DIY spectroscopic analysis - General Chat - CHDK Forum
supplierdeeply

DIY spectroscopic analysis

  • 3 Replies
  • 2351 Views
*

Offline LjL

  • ****
  • 266
  • A720IS
DIY spectroscopic analysis
« on: 11 / July / 2008, 08:01:54 »
Advertisements
Unfortunately, my A720IS uses an old boring Bayer (GRBG) filter, and so do all other cameras I have access to.

But it occurred to me that if one has a camera with a different filter (and preferably, also one with Bayer), one should be able to perform some rough spectral analysis of a subject.

Let's assume we have a GCMY camera, for instance. We observe yellow. Is it pure yellow, or is it a composite of red and green wavelengths?

Well, we can look at the nearest G sensor element if its filter is narrow enough, and tell whether or not there's green.

Even better, if we have another camera that uses Bayer, we can take another photograph of the same subject with it, and determine both the red and green components.

Actually, if we have both types of cameras, we can do that for each of the six colors red, magenta, blue, cyan and green, can't we!


Looking at the dcraw source code, it appears that at least these cameras employ GCMY filters: PowerShot 600, PowerShot A50, PowerShot Pro70, Pro90 & G1, PowerShot A5.
« Last Edit: 11 / July / 2008, 08:03:30 by LjL »

*

Offline PhyrePhoX

  • *****
  • 2254
  • make RAW not WAR
    • PhyreWorX
Re: DIY spectroscopic analysis
« Reply #1 on: 11 / July / 2008, 08:05:43 »
forgive my ignorance, but what would be the benefit of having/making a spectroscopic analysis? for what kind of applications would it be useful?

*

Offline LjL

  • ****
  • 266
  • A720IS
Re: DIY spectroscopic analysis
« Reply #2 on: 11 / July / 2008, 08:19:10 »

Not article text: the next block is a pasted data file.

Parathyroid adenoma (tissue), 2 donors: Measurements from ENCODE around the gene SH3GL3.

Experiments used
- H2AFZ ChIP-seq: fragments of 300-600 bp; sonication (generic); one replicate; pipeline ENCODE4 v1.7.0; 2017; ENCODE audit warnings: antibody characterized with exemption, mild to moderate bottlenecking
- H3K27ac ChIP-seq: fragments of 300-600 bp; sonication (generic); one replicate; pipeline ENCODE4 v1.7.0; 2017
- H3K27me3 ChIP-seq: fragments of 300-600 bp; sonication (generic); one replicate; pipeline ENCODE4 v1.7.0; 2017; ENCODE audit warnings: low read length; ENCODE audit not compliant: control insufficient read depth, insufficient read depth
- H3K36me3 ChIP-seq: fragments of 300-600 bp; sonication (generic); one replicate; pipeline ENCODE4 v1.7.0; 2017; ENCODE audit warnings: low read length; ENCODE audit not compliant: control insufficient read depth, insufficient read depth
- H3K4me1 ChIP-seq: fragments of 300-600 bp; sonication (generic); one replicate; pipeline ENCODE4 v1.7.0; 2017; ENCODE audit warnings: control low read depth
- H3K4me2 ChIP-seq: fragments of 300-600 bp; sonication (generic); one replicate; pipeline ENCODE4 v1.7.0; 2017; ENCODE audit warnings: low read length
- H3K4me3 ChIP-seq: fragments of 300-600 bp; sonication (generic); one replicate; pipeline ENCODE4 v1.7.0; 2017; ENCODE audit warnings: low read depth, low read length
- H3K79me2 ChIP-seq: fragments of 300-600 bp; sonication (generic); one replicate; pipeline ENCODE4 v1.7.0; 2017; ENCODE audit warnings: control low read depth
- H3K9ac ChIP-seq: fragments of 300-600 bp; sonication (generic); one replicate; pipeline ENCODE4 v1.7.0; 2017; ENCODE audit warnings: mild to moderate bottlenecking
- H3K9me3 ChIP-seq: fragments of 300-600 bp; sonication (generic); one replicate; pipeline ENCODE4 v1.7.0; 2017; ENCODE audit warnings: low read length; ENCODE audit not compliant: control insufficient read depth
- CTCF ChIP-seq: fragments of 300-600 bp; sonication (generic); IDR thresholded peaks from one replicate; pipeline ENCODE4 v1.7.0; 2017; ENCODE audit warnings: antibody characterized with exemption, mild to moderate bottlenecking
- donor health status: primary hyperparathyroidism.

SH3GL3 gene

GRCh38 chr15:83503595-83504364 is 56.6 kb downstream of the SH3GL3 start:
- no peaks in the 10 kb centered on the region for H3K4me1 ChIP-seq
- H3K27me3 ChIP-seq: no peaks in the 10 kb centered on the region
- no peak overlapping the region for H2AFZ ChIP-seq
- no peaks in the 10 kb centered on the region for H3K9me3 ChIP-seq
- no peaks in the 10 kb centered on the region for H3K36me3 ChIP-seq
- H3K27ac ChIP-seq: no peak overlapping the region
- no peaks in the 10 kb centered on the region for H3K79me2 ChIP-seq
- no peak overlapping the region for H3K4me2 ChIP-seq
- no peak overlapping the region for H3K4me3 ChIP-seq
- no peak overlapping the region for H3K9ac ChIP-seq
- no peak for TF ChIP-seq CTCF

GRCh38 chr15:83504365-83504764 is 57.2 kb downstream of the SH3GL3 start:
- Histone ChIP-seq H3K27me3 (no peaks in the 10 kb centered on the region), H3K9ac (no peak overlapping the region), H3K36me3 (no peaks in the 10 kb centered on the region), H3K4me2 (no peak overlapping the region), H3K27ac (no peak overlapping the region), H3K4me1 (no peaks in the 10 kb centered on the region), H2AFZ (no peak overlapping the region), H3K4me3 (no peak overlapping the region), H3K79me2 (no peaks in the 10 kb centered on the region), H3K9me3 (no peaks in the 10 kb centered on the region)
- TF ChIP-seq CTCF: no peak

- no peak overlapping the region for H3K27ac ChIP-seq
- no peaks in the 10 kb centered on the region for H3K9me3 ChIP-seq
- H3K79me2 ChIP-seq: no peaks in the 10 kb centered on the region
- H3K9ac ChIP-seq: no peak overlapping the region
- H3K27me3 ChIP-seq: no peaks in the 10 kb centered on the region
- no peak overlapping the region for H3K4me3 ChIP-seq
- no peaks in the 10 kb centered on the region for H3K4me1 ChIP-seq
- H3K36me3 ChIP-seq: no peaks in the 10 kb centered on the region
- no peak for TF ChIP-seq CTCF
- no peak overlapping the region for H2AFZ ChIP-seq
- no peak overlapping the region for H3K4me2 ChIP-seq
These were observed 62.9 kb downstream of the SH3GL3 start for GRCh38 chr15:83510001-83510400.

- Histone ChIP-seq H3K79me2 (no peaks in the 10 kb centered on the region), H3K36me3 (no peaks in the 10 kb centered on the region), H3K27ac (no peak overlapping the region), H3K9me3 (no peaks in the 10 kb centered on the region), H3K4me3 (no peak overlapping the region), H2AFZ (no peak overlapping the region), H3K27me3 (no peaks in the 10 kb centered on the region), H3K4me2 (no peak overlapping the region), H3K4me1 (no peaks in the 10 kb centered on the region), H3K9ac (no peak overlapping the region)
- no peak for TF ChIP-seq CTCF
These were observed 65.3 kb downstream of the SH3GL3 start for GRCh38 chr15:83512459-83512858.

Not very many scientific applications at all, since it would be a very rough kind of spectrometry.

But what use is taking IR/UV photographs? For that matter, what use are 99% of the pictures people have on their memory cards or films? But we do it anyway, because it's fun, not because it's useful ;)

For instance, people often take IR photographs because it gives "unreal colors" that can result in an artistic effect. Plants tend to be very bright, because leaves reflect infrared light a lot.

In a similar vein, if you combine a GRGB photograph with a GCMY one, you should end up with very green plants (at least, I think the leaves' green is pretty much pure green), while other "green" things (such as the green printed by a - cough - CMYB printer) won't be green at all.

(What color will they be? Well, that depends on what you want to obtain. The only "logical" choice is green again, since that's the primary that our eyes sense.)

Generally speaking, you can create "false color" images that are, in a sense, more true color than any others, since you can tell colors that are composite apart from ones that are a pure wavelength.


The software/technical challenge would be to write a program that aligns two such raw images from the two types of cameras (much like the hundred image stacking applications there are around, except it much load BRGB and GCMY rasters directly) and then lets you decide how to filter your wavelengths.
It could probably also be done with a vanilla image alignment program, if you let the cameras also produce JPEGs and the program is able to give you a numeric measure of the misalignment; then you can align the raws manually using that data. Or you can do purely manual alignment.
You still need something convenient that lets you choose how to combine the colors, but that's easy.

*

Offline PhyrePhoX

  • *****
  • 2254
  • make RAW not WAR
    • PhyreWorX
Re: DIY spectroscopic analysis
« Reply #3 on: 11 / July / 2008, 08:57:07 »
okay now i understand. there is supposed to be a website with sample raw photos of hundreds of cameras. you could fiddle around with these images when they have some from the gcmy kind :)


 

Related Topics